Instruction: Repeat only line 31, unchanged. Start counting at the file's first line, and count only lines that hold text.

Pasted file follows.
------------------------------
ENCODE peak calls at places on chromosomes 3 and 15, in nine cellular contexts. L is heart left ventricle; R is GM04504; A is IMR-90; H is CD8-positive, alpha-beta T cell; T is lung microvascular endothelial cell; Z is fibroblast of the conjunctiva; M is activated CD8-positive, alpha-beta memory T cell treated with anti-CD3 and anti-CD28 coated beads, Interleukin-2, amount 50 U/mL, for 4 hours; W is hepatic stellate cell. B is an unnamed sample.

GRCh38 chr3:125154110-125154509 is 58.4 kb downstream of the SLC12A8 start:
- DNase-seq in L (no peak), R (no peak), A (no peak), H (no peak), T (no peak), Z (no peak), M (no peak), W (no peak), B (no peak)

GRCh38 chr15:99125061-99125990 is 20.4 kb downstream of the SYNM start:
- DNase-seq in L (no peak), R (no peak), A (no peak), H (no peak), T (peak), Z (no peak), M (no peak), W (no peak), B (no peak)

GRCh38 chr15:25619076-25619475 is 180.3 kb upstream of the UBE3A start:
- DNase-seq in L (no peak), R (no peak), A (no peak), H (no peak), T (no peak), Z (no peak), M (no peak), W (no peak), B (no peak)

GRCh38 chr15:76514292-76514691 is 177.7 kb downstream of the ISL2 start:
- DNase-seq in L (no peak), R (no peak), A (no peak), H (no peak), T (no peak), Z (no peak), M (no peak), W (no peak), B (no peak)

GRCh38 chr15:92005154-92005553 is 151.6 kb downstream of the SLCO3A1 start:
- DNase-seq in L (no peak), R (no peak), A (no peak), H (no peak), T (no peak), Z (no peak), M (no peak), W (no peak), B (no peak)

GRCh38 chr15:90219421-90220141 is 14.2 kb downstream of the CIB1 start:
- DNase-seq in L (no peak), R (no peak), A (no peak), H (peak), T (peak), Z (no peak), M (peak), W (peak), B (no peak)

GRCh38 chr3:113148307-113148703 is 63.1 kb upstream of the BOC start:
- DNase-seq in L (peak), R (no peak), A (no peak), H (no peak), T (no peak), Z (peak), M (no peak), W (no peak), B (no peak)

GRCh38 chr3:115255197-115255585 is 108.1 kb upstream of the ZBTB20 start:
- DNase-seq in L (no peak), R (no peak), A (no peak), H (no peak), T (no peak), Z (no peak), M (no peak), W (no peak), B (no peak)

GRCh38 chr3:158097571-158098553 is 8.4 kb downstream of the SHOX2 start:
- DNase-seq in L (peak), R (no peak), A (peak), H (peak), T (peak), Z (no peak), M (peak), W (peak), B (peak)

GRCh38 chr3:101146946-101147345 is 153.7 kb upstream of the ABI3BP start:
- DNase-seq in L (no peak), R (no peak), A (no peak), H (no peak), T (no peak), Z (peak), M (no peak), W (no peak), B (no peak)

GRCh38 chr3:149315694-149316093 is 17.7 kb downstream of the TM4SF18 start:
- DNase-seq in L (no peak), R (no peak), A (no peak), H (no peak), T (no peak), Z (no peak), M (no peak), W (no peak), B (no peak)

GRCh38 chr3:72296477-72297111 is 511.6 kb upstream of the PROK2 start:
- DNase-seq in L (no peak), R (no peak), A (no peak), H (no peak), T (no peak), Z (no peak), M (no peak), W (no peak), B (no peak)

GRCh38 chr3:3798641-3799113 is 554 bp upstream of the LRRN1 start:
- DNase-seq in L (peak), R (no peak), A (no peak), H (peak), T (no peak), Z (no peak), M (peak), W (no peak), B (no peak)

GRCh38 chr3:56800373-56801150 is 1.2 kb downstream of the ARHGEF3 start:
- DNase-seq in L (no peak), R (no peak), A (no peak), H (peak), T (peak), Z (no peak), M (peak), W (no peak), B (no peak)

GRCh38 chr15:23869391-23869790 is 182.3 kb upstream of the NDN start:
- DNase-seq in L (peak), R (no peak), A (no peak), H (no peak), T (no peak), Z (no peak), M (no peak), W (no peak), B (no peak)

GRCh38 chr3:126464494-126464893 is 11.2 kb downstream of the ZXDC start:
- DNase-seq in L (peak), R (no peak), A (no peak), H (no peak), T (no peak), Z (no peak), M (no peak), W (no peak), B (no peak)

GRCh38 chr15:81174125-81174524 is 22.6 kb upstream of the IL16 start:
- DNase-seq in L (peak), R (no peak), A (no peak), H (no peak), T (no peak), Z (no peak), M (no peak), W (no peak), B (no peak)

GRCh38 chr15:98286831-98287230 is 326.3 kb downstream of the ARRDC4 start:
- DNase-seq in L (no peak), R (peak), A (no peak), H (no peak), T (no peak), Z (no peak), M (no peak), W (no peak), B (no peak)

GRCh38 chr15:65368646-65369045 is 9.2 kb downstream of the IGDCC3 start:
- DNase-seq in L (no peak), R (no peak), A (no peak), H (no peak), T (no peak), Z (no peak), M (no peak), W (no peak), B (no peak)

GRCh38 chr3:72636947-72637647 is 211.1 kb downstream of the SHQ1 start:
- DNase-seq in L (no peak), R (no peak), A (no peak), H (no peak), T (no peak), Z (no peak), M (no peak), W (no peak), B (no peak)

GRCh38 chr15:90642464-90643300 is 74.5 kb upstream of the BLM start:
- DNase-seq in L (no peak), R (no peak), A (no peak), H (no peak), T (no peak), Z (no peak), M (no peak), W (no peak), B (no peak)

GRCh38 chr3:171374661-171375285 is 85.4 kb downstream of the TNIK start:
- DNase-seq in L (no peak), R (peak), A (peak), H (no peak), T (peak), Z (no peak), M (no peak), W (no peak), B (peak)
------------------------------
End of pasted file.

- DNase-seq in L (peak), R (no peak), A (no peak), H (no peak), T (no peak), Z (no peak), M (no peak), W (no peak), B (no peak)